They asked me to give their new sleeping bag a test run and post up my experiences here. All the bag features and specs are here

They sent me a pre-production prototype model, so the first thing you’ll note is the color is blue. The production bag is offered in the gray shown at that link above.

They also sent me an email about this bag with this note: "That is a hand sewn prototype. The production bags will be much tighter."

I decided to test the temperature rating first. So Friday afternoon on 2/1, I set up my Cimarron tent in my backyard in 20-something degree temps. Although there is 6” of hard-packed snow back there, the afternoon sun had melted off some bare grass under my Colorado Blue Spruce trees, so I was able to set up on dry ground.

Although I have the Stone Glacier Skysraper (that mulit-author review is here), I wanted to test the bag in a floorless tent as that is what I’d likely be running in weather where I’d use a 15-degree bag, i.e. when the bugs are gone. I’ll run it in the Skyscraper at a later date, and post it up on here.

The ground was frozen solid, so I only pounded the tent stakes in a few inches (that will play right into this test later on as you’ll see).

I set up my E-Kot and a thermarest-knock-off pad inside and laid the bag out.


Temps were forecasted to be in the low 20’s.


At 10:30 PM, the outside temp was 25-degrees. I kissed the wife goodnight and headed outside. She shivered at the thought of me sleeping out there but those are mild temps compared to late October in the high country, so I wasn’t worried.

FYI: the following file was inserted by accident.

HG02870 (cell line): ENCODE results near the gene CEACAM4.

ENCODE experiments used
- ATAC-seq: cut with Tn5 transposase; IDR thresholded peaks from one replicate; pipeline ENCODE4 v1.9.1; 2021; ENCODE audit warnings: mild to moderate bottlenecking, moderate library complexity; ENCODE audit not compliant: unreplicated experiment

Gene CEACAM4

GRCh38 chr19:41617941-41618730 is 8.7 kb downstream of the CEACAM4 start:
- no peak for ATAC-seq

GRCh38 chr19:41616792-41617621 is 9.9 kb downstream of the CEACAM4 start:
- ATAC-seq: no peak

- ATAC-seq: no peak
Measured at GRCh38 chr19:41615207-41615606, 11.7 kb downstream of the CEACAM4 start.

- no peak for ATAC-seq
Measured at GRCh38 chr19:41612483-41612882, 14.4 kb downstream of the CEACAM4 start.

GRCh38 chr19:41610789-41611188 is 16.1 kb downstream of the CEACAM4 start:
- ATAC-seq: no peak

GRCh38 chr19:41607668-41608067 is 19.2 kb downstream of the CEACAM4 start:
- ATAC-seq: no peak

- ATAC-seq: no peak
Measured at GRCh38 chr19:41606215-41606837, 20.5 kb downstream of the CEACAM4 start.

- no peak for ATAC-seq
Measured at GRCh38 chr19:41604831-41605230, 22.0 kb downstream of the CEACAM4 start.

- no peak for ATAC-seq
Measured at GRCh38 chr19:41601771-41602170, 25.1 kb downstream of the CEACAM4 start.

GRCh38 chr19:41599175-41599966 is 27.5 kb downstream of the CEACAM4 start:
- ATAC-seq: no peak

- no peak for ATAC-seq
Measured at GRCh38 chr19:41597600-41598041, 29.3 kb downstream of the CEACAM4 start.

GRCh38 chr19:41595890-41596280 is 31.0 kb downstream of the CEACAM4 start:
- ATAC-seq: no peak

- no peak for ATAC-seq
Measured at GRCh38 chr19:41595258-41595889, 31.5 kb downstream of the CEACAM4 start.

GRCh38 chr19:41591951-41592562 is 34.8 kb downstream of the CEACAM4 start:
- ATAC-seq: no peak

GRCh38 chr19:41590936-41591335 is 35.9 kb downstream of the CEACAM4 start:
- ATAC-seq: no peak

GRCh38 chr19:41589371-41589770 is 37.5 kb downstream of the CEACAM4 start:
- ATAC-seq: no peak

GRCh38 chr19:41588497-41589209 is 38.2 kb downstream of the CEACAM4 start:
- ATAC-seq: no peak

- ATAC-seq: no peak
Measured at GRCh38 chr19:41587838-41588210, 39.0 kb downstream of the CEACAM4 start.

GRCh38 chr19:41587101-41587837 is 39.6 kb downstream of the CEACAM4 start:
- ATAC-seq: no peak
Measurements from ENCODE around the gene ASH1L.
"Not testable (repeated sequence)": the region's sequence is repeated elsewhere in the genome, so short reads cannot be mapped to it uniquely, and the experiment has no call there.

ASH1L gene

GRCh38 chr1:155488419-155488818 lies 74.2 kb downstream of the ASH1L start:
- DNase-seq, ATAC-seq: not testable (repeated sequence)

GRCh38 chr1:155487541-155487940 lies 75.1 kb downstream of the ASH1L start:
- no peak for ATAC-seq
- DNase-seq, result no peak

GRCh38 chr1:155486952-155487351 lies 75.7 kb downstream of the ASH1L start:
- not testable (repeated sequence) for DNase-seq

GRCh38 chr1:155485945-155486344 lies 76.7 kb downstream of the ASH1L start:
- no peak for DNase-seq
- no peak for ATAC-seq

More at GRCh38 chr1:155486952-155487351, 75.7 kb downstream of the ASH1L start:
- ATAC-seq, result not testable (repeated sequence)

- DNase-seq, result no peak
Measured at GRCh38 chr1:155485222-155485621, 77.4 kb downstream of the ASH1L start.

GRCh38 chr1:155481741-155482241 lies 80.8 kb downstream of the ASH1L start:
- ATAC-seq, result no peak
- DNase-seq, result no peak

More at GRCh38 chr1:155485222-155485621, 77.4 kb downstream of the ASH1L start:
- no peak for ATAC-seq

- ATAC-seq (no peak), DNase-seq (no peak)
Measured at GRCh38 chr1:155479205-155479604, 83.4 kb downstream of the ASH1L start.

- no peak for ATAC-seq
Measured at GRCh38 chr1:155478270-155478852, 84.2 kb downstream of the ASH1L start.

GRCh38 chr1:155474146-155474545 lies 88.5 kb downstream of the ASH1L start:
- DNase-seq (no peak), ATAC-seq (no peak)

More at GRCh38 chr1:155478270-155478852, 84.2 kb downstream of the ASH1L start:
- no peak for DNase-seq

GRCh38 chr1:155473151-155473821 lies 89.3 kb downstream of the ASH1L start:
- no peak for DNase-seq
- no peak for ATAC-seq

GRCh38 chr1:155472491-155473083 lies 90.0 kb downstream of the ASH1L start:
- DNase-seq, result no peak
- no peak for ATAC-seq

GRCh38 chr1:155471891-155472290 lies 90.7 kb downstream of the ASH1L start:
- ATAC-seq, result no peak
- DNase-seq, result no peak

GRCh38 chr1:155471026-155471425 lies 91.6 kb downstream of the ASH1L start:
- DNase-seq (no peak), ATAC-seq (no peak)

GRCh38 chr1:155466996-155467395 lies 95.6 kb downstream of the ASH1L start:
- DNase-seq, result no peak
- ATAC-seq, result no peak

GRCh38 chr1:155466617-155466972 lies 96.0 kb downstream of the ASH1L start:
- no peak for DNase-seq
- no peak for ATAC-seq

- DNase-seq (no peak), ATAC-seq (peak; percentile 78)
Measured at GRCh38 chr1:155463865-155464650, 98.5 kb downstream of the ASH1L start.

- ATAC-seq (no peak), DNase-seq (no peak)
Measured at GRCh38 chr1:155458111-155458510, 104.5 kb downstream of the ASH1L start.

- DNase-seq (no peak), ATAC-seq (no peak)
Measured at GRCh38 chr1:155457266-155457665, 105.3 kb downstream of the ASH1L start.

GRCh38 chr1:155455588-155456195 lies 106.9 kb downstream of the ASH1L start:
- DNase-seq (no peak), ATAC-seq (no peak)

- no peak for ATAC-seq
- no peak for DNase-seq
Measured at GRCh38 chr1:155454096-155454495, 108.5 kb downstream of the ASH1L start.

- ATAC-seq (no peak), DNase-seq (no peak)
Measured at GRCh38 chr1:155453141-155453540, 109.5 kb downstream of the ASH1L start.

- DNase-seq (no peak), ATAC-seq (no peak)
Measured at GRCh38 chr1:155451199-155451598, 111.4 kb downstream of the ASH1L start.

I wanted to test the bag in what I’d typically be wearing when I knew the forecast called for temps in the mid-teens. I donned my First Lite Fuse LS top, the Furnace Long John on bottom, and the new First Lite Sweater prototype (it’s a light weight down jacket with hood) and a pair of Smart Wool socks. I also wore the First Lite prototype work glove, and a fleece beanie.

I crawled in the bag for the very first time and zipped in. I found there was plenty of room around my shoulders (I’m 5’9”, 180lbs). I could clasp my hands together across my chest and spread my elbows out fully, just touching the sides of the bag.

The 2/3 zip formed a foot box around my feet with some wiggle room for movement but not too big so my feet could get cold.


I had a light down pillow in the hood of the bag that didn’t quite allow me to zip the hood completely closed, but the collar inside the bag kept any drafts from sinking into the bag (there is a magnet closure on the collar, but I didn’t use it). I fell asleep to the sound of the horses eating from a hay bale a few yards away.

I woke up around 1:00AM. Outside temp was still in the mid-20’s as it had clouded over a bit, keeping the temps up longer than I expected. I hadn’t gotten cold at all and only woke up because I had to take a leak. Back in the bag, I was asleep in minutes.

I had the alarm set for 6AM and heard it go off, but laid in the bag for a bit longer. I was still warm but had woken up in a semi-fetal position on my side (bag is roomy enough to allow a guy my size to roll around—nice!). I wasn’t as warm as I had been earlier in the night, but never got chilled. I headed in the house and checked the outside temp: 21-degrees.

Pretty close to the rated 15-degrees.